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Doing the Work of Life

Facing the blank page can sometimes be a daunting task. Almost every morning, I wonder, will inspiration strike? Will I just sit here, my mind blank, with nothing to say? Yet every morning, I begin anew. I get to work on making the impact I am here to make.

Writing is like a muscle, I find the more I do it, the more I can do it. But I think it’s that way with everything. I’m not sure we can expect to do anything well if we don’t work the craft of life.

If we want great relationships, they take work.
If we want great health, it takes work.
If we want our businesses to succeed, it takes work.
If we want to be a great leader/teacher/healer/artist/
musician/strategist/server/banker/baker – whatever we aim to be – it takes work.
If we want to be a great parent, holy smokes does it take work!

It takes work to make an impact.

But first, it takes showing up. Every day. Even on the days you don’t want to, or you’re scared, or tired, or empty. Keep showing up to do the work you’re here to do in the world.

Greatness is a byproduct of doing the work of life. Of showing up even when greatness is nowhere to be found.

We like to think that some people have that “special something” while the rest of us are simply ordinary, but that’s not really true. We don’t normally get to see all the work that’s going on behind the scenes that makes their accomplishments seem effortless. But trust me, it’s there. The work.

Do the work you’re here to do. Work your life. Make an impact. Allow yourself to let your greatness shine.

©OnStageLeadership

Kimberly Davis
Kimberly Davishttps://www.braveleadershipbook.com/
An expert on authentic leadership, Kimberly Davis shares her inspirational message of personal power, responsibility, and impact with organizations across the country and teaches leadership programs world-wide; most notably, her program “OnStage Leadership” which runs in NYC and Dallas, TX. Additionally, Kimberly teaches for Southern Methodist University’s (SMU) Cox School of Business’s Executive Education Program's Transformational Leadership Program and their Latino Leadership Initiative. She is also privileged to teach for the Bush Institute’s WE Lead Program (empowering female leaders from the Middle East). Kimberly is a TEDx speaker and her book, Brave Leadership: Unleash Your Most Confident, Authentic, and Powerful Self to Get the Results You Need, is the 2019 winner of the Benjamin Franklin Silver Award for Business and Career; an Amazon Bestseller in Business Leadership, Business Motivation, and Self-Improvement, and Motivational Business Management; and was named as the number one book to read in Inc. Magazine’s “The 12 Most Impactful Books to Read in 2018,” with a cover-endorsement by best-selling author Daniel Pink.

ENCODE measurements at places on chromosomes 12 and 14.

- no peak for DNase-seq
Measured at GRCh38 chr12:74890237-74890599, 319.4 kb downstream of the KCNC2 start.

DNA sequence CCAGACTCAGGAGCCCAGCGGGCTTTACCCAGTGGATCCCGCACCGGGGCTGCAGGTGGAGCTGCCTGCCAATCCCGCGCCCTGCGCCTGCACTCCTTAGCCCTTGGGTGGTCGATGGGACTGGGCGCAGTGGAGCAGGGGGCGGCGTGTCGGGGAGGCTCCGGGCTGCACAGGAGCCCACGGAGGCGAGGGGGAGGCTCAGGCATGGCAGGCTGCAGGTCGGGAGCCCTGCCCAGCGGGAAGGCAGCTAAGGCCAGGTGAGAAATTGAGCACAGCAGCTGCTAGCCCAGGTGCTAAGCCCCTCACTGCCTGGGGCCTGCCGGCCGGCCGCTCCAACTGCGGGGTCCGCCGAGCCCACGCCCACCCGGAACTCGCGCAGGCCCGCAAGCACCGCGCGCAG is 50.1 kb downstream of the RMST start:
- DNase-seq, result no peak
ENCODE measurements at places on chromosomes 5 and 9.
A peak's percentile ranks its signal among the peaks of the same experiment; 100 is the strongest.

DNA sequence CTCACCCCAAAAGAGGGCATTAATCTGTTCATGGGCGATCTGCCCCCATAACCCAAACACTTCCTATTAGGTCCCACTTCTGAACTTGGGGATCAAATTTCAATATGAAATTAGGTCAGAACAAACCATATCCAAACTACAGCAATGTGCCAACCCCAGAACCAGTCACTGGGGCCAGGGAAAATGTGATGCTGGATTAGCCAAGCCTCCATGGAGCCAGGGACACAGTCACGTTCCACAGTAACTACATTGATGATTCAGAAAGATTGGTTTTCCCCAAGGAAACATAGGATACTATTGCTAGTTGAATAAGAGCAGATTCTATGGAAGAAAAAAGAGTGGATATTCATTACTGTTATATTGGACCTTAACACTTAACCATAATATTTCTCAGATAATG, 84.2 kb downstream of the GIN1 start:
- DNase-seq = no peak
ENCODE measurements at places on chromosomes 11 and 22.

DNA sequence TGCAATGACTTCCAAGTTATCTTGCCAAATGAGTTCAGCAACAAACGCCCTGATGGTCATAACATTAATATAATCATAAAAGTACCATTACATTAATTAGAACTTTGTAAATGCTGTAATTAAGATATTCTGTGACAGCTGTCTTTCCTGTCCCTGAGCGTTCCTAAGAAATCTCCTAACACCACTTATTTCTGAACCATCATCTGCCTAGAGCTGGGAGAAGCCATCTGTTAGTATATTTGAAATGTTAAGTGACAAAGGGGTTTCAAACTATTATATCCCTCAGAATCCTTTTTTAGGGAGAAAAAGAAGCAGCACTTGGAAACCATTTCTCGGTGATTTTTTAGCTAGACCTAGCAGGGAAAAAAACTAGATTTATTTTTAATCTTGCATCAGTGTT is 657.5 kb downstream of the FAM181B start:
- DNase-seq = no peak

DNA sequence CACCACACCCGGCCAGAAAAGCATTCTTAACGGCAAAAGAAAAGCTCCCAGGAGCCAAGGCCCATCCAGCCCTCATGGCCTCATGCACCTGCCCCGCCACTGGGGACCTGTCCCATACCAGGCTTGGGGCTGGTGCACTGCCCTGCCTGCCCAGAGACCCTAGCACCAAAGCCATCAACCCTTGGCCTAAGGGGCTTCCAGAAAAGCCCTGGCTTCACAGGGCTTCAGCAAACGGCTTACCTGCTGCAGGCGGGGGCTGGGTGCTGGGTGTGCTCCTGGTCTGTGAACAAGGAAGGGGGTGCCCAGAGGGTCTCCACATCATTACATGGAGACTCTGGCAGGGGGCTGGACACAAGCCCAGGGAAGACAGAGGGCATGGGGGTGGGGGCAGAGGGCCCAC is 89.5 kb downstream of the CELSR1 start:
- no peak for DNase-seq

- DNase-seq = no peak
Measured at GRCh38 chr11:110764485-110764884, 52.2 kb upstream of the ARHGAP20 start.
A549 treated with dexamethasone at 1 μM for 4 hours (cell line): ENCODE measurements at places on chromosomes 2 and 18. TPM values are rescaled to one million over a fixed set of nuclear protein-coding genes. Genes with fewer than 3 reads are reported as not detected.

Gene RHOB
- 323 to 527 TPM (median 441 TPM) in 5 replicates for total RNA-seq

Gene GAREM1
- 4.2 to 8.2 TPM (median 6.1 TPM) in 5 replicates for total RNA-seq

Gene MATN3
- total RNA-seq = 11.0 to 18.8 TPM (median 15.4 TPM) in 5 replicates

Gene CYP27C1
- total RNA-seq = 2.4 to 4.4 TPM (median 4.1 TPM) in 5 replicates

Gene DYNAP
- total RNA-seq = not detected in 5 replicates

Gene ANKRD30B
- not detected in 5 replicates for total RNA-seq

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Darlene Corbett

I love this and could not agree more Kimberly. Thank you for this.💖

Melissa Hughes, Ph.D.

Wow…. this is so true, Kimberly. Today, in the age of social media, photoshop and filters, we often see the most polished version of everyone else making it look so easy while we see our own struggles, failures, challenges, etc. I think of it as watching everyone else’s highlight reel while one’s own blooper reel loops continuously. Thank you for the reminder to not only do the work, but showing up. It reminds me of Brene Brown’s quote: Courage starts with showing up and letting ourselves be seen.

Dr. Mary Lippitt

LIFE takes work and it takes courage to try new things, learn from our mistakes, collaborate with others, and commit to persevere.

Tom Dietzler